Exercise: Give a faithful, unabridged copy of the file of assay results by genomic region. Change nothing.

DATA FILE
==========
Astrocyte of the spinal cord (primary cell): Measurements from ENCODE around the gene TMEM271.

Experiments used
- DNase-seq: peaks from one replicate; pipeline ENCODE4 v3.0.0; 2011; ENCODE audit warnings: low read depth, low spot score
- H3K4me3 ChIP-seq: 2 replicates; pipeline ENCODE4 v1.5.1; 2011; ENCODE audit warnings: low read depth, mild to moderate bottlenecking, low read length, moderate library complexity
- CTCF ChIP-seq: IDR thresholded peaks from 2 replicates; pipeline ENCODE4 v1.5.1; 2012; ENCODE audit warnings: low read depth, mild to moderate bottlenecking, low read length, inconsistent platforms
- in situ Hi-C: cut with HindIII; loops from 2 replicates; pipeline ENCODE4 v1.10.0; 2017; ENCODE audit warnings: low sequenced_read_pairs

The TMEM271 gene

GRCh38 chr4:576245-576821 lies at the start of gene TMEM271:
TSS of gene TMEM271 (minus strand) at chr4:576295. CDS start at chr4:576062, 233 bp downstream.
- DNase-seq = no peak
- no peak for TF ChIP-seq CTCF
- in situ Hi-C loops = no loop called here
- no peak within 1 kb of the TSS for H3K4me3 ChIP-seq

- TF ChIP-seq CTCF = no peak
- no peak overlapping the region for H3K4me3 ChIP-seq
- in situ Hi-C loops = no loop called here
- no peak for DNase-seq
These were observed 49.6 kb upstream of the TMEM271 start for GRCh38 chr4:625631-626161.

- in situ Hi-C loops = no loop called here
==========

Astrocyte of the spinal cord (primary cell): Measurements from ENCODE around the gene TMEM271.

Experiments used
- DNase-seq: peaks from one replicate; pipeline ENCODE4 v3.0.0; 2011; ENCODE audit warnings: low read depth, low spot score
- H3K4me3 ChIP-seq: 2 replicates; pipeline ENCODE4 v1.5.1; 2011; ENCODE audit warnings: low read depth, mild to moderate bottlenecking, low read length, moderate library complexity
- CTCF ChIP-seq: IDR thresholded peaks from 2 replicates; pipeline ENCODE4 v1.5.1; 2012; ENCODE audit warnings: low read depth, mild to moderate bottlenecking, low read length, inconsistent platforms
- in situ Hi-C: cut with HindIII; loops from 2 replicates; pipeline ENCODE4 v1.10.0; 2017; ENCODE audit warnings: low sequenced_read_pairs

The TMEM271 gene

GRCh38 chr4:576245-576821 lies at the start of gene TMEM271:
TSS of gene TMEM271 (minus strand) at chr4:576295. CDS start at chr4:576062, 233 bp downstream.
- DNase-seq = no peak
- no peak for TF ChIP-seq CTCF
- in situ Hi-C loops = no loop called here
- no peak within 1 kb of the TSS for H3K4me3 ChIP-seq

- TF ChIP-seq CTCF = no peak
- no peak overlapping the region for H3K4me3 ChIP-seq
- in situ Hi-C loops = no loop called here
- no peak for DNase-seq
These were observed 49.6 kb upstream of the TMEM271 start for GRCh38 chr4:625631-626161.

- in situ Hi-C loops = no loop called here